Hospital care at home faces possible sunset
A pandemic-driven workaround that delivers hospital-level care in patients' homes could become a bargaining chip as Congress hashes out a year-end spending deal.
Why it matters: The Acute Hospital Care at Home program is held up in some health circles as a viable model for treating frail Medicare patients while relieving overcrowding in inpatient settings.
- But it's one of a long list of COVID-era flexibilities that could sunset at the end of the public health emergency without congressional action.
How it works: Since the fall of 2020, hospitals can apply for waivers and, if approved, be reimbursed the same amount by Medicare to provide 24/7 services in patients' homes.
- 257 hospitals in 37 states are currently using waivers to provide acute hospital-level care, working with companies like Medically Home and DispatchHealth.
- But while the public health emergency runs through at least April, advocates for the model say the push for more decentralized care hinges on Medicare's continued involvement — and on lawmakers extending the program and providing some certainty beyond the crisis.
- "Once the PHE ends, if there isn't something like this, they're going to have to stop offering this care for Medicare and Medicaid fee-for-service," said Rami Karjian, CEO of Medically Home, which is backed by health systems like Mayo Clinic and Kaiser Permanente.
Go deeper: The leading vehicle is a plan from Sens. Tim Scott (R-S.C.) and Tom Carper (D-Del.) that would extend waivers for Acute Hospital Care at Home for at least two years beyond the expiration of the emergency.
- "This looks to me like something that's pretty clear cut, takes pressure off, adds value, saves a little money and deals with the amazing stress on providers and patients," Rep. Earl Blumenauer (D-Ore.), who's co-sponsored a House companion bill, told Axios.
Yes, but: The extension is one of numerous end-of-year priorities lawmakers will have to sort through. Congressional scorekeepers haven't put a price tag on the bill. Axios' Maya Goldman previously reported it would not add any new federal spending, which could boost support for the extension.
- Offering high-level care outside of hospitals can be a costly proposition: Kaiser Permanente has hired separate care teams and invested in technology like iPads and at-home medical equipment to start the programs.
- Some providers also remain reluctant to discharge patients to home settings or adapt to treating patients outside of institutional settings, per HealthcareDive.
- Hospital workers may have to use telemedicine more and trust patients and families to be honest about symptoms and sticking to care plans, Intermountain Health hospitalist Nathan Starr told the publication.
The big picture: Hospital at home gained traction quickly early in the pandemic as hospitals crushed by COVID surges looked to alternative placements for inpatients, including field hospitals.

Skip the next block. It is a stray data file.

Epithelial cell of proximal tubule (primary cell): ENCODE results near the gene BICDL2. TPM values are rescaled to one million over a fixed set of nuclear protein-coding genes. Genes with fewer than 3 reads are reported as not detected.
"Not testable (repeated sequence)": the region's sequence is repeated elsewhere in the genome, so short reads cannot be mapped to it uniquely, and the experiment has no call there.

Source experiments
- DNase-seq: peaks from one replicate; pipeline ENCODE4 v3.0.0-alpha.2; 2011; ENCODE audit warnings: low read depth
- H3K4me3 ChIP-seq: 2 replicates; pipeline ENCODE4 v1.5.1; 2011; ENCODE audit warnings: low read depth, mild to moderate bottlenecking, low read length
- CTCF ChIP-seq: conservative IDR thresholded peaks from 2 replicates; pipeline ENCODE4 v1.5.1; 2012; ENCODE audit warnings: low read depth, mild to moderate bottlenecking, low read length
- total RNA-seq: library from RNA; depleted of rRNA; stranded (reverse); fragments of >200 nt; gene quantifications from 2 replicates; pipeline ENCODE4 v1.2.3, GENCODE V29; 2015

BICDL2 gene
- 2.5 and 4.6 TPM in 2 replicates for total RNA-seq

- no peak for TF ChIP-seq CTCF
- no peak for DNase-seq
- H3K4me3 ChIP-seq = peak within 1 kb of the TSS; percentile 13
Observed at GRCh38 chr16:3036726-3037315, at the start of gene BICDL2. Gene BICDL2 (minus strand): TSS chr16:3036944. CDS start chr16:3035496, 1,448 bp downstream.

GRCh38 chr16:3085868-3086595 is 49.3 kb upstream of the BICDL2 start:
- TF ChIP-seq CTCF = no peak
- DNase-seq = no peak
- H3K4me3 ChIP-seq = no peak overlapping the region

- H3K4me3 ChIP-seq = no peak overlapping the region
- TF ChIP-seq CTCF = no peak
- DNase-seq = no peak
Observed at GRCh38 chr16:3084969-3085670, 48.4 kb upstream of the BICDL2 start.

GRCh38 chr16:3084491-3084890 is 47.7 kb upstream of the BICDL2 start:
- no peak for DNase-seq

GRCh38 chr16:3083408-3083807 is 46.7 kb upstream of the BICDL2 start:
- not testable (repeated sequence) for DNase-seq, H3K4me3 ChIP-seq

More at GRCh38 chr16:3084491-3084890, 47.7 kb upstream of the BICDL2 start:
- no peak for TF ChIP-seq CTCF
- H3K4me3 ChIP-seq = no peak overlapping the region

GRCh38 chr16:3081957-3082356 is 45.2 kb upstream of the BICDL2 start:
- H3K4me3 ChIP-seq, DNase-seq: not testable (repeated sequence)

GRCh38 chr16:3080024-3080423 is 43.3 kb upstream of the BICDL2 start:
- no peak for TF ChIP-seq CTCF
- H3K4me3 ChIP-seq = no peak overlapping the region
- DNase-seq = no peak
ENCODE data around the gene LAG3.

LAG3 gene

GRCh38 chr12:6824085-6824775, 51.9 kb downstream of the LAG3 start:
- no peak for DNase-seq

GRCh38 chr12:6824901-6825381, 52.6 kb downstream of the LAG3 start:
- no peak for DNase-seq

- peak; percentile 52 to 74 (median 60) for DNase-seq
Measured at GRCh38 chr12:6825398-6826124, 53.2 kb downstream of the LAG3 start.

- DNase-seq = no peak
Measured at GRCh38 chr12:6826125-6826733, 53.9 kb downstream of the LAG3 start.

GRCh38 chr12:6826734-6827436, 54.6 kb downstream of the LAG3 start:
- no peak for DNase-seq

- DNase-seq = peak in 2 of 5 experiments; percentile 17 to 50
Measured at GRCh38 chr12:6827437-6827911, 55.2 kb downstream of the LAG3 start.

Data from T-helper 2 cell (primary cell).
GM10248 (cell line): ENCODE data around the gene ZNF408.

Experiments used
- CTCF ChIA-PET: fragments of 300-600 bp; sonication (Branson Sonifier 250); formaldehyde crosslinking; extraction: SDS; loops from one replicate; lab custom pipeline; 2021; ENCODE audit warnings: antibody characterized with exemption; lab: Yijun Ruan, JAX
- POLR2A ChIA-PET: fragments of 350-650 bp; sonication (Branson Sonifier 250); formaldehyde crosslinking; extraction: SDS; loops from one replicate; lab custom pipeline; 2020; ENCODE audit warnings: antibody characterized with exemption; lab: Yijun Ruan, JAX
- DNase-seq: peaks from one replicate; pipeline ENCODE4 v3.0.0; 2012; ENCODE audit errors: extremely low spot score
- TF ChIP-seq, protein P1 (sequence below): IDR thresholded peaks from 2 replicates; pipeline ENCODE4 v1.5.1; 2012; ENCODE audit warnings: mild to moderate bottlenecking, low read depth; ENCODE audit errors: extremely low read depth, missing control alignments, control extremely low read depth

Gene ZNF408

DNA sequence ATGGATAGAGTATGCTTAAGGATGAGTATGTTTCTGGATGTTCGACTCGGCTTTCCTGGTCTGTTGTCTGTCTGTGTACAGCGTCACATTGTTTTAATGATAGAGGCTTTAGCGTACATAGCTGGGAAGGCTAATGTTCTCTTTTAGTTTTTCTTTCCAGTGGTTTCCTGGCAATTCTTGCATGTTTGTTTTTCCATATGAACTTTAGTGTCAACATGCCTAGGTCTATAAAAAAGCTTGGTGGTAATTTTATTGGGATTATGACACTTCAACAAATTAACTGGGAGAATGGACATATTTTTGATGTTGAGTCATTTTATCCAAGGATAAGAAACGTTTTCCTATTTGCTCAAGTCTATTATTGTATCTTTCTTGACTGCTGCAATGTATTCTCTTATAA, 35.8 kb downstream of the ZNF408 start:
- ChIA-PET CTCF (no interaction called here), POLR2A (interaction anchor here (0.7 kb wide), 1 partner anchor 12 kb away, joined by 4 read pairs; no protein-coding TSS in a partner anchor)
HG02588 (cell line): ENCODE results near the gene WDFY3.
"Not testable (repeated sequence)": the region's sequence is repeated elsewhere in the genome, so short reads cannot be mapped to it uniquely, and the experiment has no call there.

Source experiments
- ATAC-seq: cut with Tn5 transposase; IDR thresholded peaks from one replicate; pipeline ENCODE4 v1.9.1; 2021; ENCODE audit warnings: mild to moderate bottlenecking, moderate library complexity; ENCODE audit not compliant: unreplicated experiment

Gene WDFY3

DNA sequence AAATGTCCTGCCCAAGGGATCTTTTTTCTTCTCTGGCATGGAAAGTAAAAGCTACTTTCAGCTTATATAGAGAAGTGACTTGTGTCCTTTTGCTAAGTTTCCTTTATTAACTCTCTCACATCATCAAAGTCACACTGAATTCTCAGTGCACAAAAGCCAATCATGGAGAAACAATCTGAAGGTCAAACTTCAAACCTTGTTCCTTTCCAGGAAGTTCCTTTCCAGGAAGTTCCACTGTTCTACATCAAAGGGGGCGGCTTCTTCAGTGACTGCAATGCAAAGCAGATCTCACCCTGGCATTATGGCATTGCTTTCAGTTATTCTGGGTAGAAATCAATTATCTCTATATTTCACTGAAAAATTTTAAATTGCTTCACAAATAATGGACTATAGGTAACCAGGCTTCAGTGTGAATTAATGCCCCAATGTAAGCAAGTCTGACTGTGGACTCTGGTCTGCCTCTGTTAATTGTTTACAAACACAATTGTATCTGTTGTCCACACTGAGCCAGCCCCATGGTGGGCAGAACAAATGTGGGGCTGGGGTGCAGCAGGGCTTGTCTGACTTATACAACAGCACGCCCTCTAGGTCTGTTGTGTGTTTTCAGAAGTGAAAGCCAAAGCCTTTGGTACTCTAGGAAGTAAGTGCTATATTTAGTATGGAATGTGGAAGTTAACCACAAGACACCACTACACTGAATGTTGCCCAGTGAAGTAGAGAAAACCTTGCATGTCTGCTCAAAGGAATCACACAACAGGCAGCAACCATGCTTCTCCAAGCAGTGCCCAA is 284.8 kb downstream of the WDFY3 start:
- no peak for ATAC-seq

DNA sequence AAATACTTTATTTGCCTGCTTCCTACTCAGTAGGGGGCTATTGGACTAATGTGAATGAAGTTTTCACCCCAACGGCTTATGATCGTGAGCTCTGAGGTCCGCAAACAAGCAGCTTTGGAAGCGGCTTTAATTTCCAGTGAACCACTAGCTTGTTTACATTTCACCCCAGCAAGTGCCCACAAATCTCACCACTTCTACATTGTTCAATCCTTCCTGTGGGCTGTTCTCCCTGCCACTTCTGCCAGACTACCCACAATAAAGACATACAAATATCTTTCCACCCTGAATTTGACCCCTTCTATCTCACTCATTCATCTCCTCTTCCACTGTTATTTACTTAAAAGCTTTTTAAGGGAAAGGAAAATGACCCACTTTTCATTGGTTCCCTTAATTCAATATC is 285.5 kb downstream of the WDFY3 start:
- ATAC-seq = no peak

- Now, the industry is facing labor shortages and is increasingly hard-pressed to discharge patients to nursing homes and other institutional settings. Advocates of the model say that hospital care at home can alleviate some of the pressure and capacity issues.
- "We're able to provide care in the home at a much lower price point and better experience instead of them staying in the hospital setting or [skilled nursing facility]," Dan Trigub, CEO of MedArrive, which offers post-hospitalization follow-up in the home, told Axios.
How it works: In Kaiser Permanente's Oregon and Northern California markets, some patients with infections like pneumonia or who are recovering from heart failure or other complications that landed them in the emergency department are eligible for the hospital-at-home program.
- The average length of stay in Kaiser Permanente's hospital-at-home care program is four to five days.
- In some cases, patients can be transferred directly from the emergency department, with a clinician and patient approval. A virtual care team connects with the patient via iPad at least twice a day, as well as an in-person care team that checks in.
- So far, it appears to be reducing hospital readmission rates: Kaiser's 30-day readmission rate for patients in the program is 8%, compared to the national hospital average 30-day readmission rate of 13%.
- The model lowers the risk of readmission for patients with chronic diseases and a similar mortality risk to patients treated in hospitals, a 2021 JAMA analysis of nine studies on hospital-at-home programs found.
- Additionally, the JAMA analysis found that the home care model is better for patients' mental health, lowering depression and anxiety.
The bottom line: Offering high-level services outside the hospital can be complicated and capital-intensive.
- "I worked at Uber and Lyft. It’s hard enough getting a Millennial to a bar on a Friday night and actually making money in doing it. It’s another thing to offer on-demand concierge medicine," Trigub said.
- Stephen Parodi, associate executive director of the Permanente Medical Group, said an extension of the program could give providers time to study the costs of scaling up more decentralized care.
Editor’s note: This story has been corrected to reflect the co-sponsor of the legislation to extend hospital-at-home flexibilities is Sen. Tim Scott (R-S.C.), not Rick Scott.